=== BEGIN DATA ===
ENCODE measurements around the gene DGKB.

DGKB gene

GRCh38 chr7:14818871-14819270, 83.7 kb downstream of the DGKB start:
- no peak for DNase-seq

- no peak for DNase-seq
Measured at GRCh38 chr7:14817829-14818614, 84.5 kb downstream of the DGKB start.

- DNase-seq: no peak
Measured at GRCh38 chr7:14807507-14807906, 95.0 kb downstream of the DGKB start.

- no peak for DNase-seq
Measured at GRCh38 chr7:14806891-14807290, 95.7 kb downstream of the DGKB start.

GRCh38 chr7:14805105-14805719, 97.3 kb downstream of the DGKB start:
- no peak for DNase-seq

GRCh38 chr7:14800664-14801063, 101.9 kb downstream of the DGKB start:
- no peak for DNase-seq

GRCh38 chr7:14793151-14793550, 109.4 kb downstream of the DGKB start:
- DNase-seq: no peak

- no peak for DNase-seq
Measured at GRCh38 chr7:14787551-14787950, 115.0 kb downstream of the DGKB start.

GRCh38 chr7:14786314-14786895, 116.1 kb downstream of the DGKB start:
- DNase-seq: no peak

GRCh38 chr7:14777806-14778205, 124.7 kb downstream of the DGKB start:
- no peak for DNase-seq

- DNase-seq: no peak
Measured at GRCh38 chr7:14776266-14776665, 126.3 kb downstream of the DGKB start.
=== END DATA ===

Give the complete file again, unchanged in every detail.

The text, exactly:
ENCODE measurements around the gene DGKB.

DGKB gene

GRCh38 chr7:14818871-14819270, 83.7 kb downstream of the DGKB start:
- no peak for DNase-seq

- no peak for DNase-seq
Measured at GRCh38 chr7:14817829-14818614, 84.5 kb downstream of the DGKB start.

- DNase-seq: no peak
Measured at GRCh38 chr7:14807507-14807906, 95.0 kb downstream of the DGKB start.

- no peak for DNase-seq
Measured at GRCh38 chr7:14806891-14807290, 95.7 kb downstream of the DGKB start.

GRCh38 chr7:14805105-14805719, 97.3 kb downstream of the DGKB start:
- no peak for DNase-seq

GRCh38 chr7:14800664-14801063, 101.9 kb downstream of the DGKB start:
- no peak for DNase-seq

GRCh38 chr7:14793151-14793550, 109.4 kb downstream of the DGKB start:
- DNase-seq: no peak

- no peak for DNase-seq
Measured at GRCh38 chr7:14787551-14787950, 115.0 kb downstream of the DGKB start.

GRCh38 chr7:14786314-14786895, 116.1 kb downstream of the DGKB start:
- DNase-seq: no peak

GRCh38 chr7:14777806-14778205, 124.7 kb downstream of the DGKB start:
- no peak for DNase-seq

- DNase-seq: no peak
Measured at GRCh38 chr7:14776266-14776665, 126.3 kb downstream of the DGKB start.